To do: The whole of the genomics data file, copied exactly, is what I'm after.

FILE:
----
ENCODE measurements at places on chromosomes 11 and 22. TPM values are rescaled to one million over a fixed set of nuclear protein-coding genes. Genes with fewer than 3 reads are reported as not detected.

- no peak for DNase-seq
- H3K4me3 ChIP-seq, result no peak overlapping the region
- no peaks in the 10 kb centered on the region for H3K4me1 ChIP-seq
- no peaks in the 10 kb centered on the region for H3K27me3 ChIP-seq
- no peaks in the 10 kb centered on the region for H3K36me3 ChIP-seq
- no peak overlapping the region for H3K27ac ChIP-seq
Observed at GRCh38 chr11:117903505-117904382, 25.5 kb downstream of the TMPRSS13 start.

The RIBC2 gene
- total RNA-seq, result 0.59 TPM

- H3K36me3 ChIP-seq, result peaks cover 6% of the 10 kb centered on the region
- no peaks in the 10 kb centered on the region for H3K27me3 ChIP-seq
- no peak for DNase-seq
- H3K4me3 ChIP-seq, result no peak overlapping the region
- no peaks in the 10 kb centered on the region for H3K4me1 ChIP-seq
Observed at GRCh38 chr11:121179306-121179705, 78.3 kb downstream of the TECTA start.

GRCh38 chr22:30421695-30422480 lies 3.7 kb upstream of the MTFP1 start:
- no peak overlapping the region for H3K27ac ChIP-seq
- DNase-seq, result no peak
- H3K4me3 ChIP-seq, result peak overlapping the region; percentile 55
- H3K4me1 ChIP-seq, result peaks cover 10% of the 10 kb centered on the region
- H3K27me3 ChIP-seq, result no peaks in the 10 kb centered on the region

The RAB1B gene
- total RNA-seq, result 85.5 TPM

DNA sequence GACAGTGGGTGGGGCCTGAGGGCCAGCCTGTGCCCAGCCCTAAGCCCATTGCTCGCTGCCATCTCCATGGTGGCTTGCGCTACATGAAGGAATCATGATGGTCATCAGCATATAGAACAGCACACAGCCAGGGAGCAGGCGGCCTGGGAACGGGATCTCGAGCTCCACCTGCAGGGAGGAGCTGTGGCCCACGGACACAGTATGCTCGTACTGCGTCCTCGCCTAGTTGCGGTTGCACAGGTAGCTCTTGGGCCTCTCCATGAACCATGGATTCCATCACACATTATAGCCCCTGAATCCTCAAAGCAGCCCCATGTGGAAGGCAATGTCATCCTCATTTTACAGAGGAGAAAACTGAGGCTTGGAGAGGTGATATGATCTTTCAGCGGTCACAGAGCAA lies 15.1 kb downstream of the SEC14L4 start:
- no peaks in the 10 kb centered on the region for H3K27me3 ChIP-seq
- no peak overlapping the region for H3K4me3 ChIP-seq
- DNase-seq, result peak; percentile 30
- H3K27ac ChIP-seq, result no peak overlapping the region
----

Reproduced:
ENCODE measurements at places on chromosomes 11 and 22. TPM values are rescaled to one million over a fixed set of nuclear protein-coding genes. Genes with fewer than 3 reads are reported as not detected.

- no peak for DNase-seq
- H3K4me3 ChIP-seq, result no peak overlapping the region
- no peaks in the 10 kb centered on the region for H3K4me1 ChIP-seq
- no peaks in the 10 kb centered on the region for H3K27me3 ChIP-seq
- no peaks in the 10 kb centered on the region for H3K36me3 ChIP-seq
- no peak overlapping the region for H3K27ac ChIP-seq
Observed at GRCh38 chr11:117903505-117904382, 25.5 kb downstream of the TMPRSS13 start.

The RIBC2 gene
- total RNA-seq, result 0.59 TPM

- H3K36me3 ChIP-seq, result peaks cover 6% of the 10 kb centered on the region
- no peaks in the 10 kb centered on the region for H3K27me3 ChIP-seq
- no peak for DNase-seq
- H3K4me3 ChIP-seq, result no peak overlapping the region
- no peaks in the 10 kb centered on the region for H3K4me1 ChIP-seq
Observed at GRCh38 chr11:121179306-121179705, 78.3 kb downstream of the TECTA start.

GRCh38 chr22:30421695-30422480 lies 3.7 kb upstream of the MTFP1 start:
- no peak overlapping the region for H3K27ac ChIP-seq
- DNase-seq, result no peak
- H3K4me3 ChIP-seq, result peak overlapping the region; percentile 55
- H3K4me1 ChIP-seq, result peaks cover 10% of the 10 kb centered on the region
- H3K27me3 ChIP-seq, result no peaks in the 10 kb centered on the region

The RAB1B gene
- total RNA-seq, result 85.5 TPM

DNA sequence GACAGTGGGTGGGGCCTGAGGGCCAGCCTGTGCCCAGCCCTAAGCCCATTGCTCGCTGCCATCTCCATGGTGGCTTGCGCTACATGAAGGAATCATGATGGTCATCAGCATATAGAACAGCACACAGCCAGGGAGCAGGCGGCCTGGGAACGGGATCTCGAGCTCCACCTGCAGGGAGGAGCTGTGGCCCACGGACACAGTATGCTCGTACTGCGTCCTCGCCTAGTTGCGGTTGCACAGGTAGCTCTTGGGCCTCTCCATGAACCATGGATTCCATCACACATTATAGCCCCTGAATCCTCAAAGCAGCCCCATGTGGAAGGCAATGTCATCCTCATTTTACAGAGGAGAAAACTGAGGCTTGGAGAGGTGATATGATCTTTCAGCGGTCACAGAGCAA lies 15.1 kb downstream of the SEC14L4 start:
- no peaks in the 10 kb centered on the region for H3K27me3 ChIP-seq
- no peak overlapping the region for H3K4me3 ChIP-seq
- DNase-seq, result peak; percentile 30
- H3K27ac ChIP-seq, result no peak overlapping the region